Posted by: itsme | December 9, 2009

Vidisha and Udaygiri

Yesterday was one of those days when I did nothing useful. Most of the day was wasted travelling, waiting for bus or train. In fact, I should have stayed at Lalitpur instead of staying at Chanderi. That would have enabled me to catch an early train from Lalitpur to Vidisha. Instead, I had to wait an hour at Chanderi for the bus to Lalitpur. It was a crowded bus and I had to stand all the way to Lalitpur.

The scheduled arrival of Punjab Mail did not happen and the delay was more than I could bear. The train was late by 90 minutes. Chattisgarh Express was an alternative but even this was late by 30 minutes. With such delays you can well imagine the crowd-pushing and elbow-shoving situation in the General Section of the train.

While waiting for the train, I did manage to get some writing done. I wrote about five pages of travel notes. The guy sitting next to me commented, ‘You think so much.’ He pointed to my notes and asked, ‘Don’t you get headaches?’ He was apparently an uneducated villager.

So I arrived at Vidisha last evening past sunset. I had to squeeze all the sights of town today and with this mission I made an early start. My first stop was Bija Mandal.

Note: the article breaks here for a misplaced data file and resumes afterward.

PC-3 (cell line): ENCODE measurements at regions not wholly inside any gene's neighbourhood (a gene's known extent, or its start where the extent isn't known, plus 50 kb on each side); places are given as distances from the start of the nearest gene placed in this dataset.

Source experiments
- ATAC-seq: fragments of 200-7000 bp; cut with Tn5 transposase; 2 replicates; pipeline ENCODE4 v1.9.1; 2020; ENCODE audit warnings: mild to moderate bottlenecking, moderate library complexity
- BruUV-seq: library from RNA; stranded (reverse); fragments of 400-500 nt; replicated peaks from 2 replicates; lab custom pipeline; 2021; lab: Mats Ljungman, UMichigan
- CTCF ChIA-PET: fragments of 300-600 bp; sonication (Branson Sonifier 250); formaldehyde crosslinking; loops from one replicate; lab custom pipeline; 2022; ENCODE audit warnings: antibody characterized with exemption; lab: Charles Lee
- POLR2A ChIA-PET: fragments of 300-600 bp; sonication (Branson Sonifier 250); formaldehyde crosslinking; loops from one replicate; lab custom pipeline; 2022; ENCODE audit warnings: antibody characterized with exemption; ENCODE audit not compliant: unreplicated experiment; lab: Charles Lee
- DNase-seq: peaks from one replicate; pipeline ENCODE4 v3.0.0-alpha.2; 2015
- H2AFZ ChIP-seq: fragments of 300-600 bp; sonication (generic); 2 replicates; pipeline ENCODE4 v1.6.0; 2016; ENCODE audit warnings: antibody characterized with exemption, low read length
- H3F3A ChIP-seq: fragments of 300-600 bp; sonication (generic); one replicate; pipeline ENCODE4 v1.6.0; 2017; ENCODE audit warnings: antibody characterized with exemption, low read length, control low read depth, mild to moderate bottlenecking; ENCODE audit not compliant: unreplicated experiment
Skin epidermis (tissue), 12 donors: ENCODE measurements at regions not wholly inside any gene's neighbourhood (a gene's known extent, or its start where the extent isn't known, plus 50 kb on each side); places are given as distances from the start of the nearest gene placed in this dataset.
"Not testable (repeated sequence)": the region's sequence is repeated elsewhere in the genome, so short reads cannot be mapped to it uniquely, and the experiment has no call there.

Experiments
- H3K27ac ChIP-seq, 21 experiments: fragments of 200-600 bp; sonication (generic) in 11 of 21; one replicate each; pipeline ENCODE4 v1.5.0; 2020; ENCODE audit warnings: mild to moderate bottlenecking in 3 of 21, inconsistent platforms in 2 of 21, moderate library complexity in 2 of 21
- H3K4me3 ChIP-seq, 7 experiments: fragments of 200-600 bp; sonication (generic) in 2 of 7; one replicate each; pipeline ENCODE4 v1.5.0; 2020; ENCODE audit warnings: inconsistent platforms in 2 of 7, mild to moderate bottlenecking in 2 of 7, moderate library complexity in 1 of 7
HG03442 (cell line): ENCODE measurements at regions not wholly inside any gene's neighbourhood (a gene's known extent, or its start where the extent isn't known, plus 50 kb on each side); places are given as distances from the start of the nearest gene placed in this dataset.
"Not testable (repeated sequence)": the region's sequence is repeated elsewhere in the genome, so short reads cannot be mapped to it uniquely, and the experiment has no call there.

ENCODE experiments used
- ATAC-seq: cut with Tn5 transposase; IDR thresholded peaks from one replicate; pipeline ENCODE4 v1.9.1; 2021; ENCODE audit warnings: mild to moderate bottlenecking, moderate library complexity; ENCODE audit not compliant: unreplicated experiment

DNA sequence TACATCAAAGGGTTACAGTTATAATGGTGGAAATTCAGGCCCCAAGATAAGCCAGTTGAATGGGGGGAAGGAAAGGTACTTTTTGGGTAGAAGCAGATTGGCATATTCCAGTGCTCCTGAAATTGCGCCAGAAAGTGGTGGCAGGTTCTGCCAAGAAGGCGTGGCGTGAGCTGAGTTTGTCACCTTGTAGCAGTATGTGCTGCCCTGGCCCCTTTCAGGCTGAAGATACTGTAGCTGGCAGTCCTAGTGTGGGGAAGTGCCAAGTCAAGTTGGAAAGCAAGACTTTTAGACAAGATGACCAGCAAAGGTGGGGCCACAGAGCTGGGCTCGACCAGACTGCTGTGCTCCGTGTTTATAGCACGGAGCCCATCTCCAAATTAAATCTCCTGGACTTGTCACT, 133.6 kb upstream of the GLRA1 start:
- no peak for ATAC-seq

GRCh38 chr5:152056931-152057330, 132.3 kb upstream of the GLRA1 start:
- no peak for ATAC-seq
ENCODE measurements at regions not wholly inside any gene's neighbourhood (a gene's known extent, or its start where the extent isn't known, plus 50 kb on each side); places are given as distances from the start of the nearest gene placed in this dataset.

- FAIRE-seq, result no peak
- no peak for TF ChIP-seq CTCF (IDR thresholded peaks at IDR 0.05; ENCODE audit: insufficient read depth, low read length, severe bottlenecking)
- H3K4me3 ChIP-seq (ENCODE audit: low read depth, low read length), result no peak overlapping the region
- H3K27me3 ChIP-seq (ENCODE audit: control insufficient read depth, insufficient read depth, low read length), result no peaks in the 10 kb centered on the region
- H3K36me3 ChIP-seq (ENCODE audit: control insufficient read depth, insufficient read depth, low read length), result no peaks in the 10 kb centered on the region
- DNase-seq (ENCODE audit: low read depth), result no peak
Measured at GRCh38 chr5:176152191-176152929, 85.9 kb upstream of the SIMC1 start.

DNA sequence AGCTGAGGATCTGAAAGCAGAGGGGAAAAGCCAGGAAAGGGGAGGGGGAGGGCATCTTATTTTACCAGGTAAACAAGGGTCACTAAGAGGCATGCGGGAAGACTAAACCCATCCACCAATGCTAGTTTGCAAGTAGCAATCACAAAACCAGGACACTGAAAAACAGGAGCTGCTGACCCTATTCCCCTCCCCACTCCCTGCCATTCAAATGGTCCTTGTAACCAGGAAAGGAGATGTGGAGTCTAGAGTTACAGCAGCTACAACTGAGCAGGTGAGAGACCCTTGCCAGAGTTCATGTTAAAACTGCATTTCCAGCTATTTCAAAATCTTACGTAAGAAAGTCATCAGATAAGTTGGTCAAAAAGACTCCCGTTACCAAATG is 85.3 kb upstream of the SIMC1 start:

This is a ruined mosque which was used by local residents of the area till 1975. A replacement mosque has been constructed for them and since then this is a national monument under the maintenance of the ASI. Only some years ago a lot of excavation has been done here. The caretaker of the place explained that about 12 feet of soil has been dug up from around the mosque revealing base mouldings of the enormous plinth on which it stands.

The site opens for visitors only at 9 am but I was there at 7 am. There are two gates to the site. I was at the wrong one. I asked the caretaker directions to the other gate. After some thought he decided to open this gate for me.

‘This is for VIPs only. We normally don’t open it. You have come from far,’ he said in my favour. Telling people that I have come all the way from Bangalore always helps. It almost gives you VIP status.

Wonderful fragments of a fallen torana or gateway

Wonderful fragments of a fallen torana or gateway

The mosque was originally a temple. When Vidisha came under Islam, the pillars of the old temple was used to build the prayer hall of the mosque. The pillars, and the rest of the mosque, do not contain any animal or human figures as can be expected in a mosque. However, miniature keerti mukhas can still be seen, the remnants of the temple.

From the old temple, a lot of the sculptures have been excavated and loosely arranged about the mosque grounds. There are superb keerti mukhas and depictions of deities. Some of these fragments suggest  large arched gateways at the entrance to the temple.

There is also a stepwell here. I have generally seen or known of rectangular wells. This one is a circular well which is reached by a long flight of stairs with many landings. The caretaker, who does the night shift, says that the well never dries. It is supposedly fed by a perennial subsoil stream. At water’s level, the steps descend some 20 feet. There are further steps submerged right to the well shaft. Two pillars at the entrance to the well contain scenes from Krisha Leela. Stepwells are truly remarkable and unique to India. I have seen nothing like them in other countries I have visited.